Credit: Public Domain

Why are we still returning to Stanley Kowalski?

By Ruby Stirling

Tennessee Williams’ Stanley Kowalski will always be a classic figure of fiction. Ruby Stirling examines this masculine, violent and good-looking individual and why we return to his image in theatre and film so much.

You’d be hard pressed to think of a more distinctive male lead in American theatre than Stanley Kowalski in Tennessee Williams’ A Streetcar Named Desire. Disturbingly violent, yet alarmingly seductive, generations of Stanley Kowalskis have bullied their way across screen and stage. With Marlon Brando’s rendition as the blueprint, the role has since been rendered by the likes of Alec Baldwin, Treat Williams, and most recently, Irish favourite Paul Mescal in an extended run at London’s Almeida. 

For Mescal particularly, the role demands a unique brutality far removed from his sensitive portrayals of chain-adorned teenagers and troubled young fathers. Stanley oozes violent sexual bravado, abusing his pregnant wife and raping his sister-in-law in a distorted act of retribution. What lies behind the enduring magnetism of such a violent role? 

Perhaps most crucially is the allure of the new America that Stanley represents. Within the constraints of a two-bedroom New Orleans apartment, Streetcar follows Stanley’s physical and conceptual conflict with his sister-in-law Blanche, who is forced to move in after the loss of her family estate. Inflamed by alcohol – drank openly by Stanley, and secretly by Blanche – their warring allows Williams to examine the metamorphosis of a post-WWII America from Blanche’s jaded Southern aristocratic values to Stanley’s vigorous working-class world.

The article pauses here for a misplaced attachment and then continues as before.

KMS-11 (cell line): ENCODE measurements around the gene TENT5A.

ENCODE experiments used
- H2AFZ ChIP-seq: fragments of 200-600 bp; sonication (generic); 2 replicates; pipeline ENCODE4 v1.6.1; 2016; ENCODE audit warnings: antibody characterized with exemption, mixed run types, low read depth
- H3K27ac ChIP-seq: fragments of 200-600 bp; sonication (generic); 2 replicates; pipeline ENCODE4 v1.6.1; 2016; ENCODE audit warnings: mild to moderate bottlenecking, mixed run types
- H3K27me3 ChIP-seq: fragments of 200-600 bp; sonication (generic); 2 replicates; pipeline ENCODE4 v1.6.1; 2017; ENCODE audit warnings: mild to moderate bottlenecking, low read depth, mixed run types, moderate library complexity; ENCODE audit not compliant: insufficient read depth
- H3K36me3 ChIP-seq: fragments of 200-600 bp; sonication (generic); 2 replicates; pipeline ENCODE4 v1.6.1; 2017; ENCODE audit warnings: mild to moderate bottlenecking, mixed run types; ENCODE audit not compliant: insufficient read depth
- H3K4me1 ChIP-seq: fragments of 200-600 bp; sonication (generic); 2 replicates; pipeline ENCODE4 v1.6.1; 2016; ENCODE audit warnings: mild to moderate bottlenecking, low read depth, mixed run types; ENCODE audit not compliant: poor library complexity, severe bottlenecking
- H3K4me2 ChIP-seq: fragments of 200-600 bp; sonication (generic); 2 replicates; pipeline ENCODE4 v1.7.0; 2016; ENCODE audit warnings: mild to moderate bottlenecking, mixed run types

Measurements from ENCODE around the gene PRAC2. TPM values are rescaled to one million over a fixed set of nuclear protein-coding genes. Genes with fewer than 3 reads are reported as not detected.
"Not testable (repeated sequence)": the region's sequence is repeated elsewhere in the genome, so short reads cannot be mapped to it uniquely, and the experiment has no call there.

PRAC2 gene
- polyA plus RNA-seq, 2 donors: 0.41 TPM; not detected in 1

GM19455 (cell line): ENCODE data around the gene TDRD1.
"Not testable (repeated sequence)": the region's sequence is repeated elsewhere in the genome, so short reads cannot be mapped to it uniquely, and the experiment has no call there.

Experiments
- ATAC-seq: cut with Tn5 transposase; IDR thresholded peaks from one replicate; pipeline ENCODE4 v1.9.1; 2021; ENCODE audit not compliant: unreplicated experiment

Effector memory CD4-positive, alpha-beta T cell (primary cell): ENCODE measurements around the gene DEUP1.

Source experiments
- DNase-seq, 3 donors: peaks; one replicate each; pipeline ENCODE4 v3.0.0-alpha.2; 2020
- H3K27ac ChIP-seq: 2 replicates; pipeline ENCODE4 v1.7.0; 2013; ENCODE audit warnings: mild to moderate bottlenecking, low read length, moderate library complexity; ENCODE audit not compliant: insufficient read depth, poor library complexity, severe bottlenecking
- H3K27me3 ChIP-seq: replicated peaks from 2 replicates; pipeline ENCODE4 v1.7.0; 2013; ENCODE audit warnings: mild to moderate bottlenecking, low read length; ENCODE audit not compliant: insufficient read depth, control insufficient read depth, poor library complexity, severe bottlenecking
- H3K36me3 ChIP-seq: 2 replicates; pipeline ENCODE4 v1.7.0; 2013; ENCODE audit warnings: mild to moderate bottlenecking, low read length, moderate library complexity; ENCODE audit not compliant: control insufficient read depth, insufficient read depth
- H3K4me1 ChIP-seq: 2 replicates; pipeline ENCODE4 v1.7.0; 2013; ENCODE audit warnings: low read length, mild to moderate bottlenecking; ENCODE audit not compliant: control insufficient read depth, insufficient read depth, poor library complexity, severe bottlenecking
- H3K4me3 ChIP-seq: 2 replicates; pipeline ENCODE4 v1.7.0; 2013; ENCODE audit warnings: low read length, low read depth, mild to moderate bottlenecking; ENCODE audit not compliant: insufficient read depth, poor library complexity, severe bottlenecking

Whilst Blanche’s beauty, sanity, and credibility are all in decline, Stanley is at his prime: he’s considerably younger, stronger, and firmly rooted in the present. His triumph over Blanche is excruciating to witness, yet comes as little surprise; rudimentarily, their conflict is one between past and future, and Williams confronts us with the jarring reality that the comforts of the past must always yield to the demands of the present. The allure of Stanley is the allure of a new America itself: equal parts violent and vitalising, cruel and inevitable.  

It’s therefore unsurprising that his sexual charisma is central to the role’s survival. Our conception of Stanley as the paradigm of macho sexuality is perhaps more due to Brando’s command as an actor than Williams’ as a playwright; Kowalski is Brando, credited by Gore Vidal as changing the concept of sex in America itself. Again, his intense physicality – half muscles, half sweat – is weaponised to pose an immense threat, but nonetheless drives one of Hollywood’s most captivating performances.  

As his sexuality beguiles us, it can be easy to dismiss the current of sexual violence within the play that seals each character’s fate under a mid-century American patriarchy. Stanley’s violent rape of Blanche propels her final descent into insanity; Streetcar concludes with Blanche taken to what we can only assume is an asylum. Only more tragic than this is Stella’s betrayal of Blanche, as she chooses not to believe her sister’s sole truth and instead stand by her husband – a choice difficult to commiserate with, but key to understanding how male violence continues to be perpetrated.  

Some roles endure well because they’re so open to interpretation; Stanley Kowalski is not one of them. We are familiar with all Stanley embodies – brutal Americanism, violence and patriarchy – and as long as they endure, his character will also. Perhaps this endurance is what best allows Williams to remind us of the ultimate senselessness: it is the eponymous Streetcar named Desire that does life’s true steering. 


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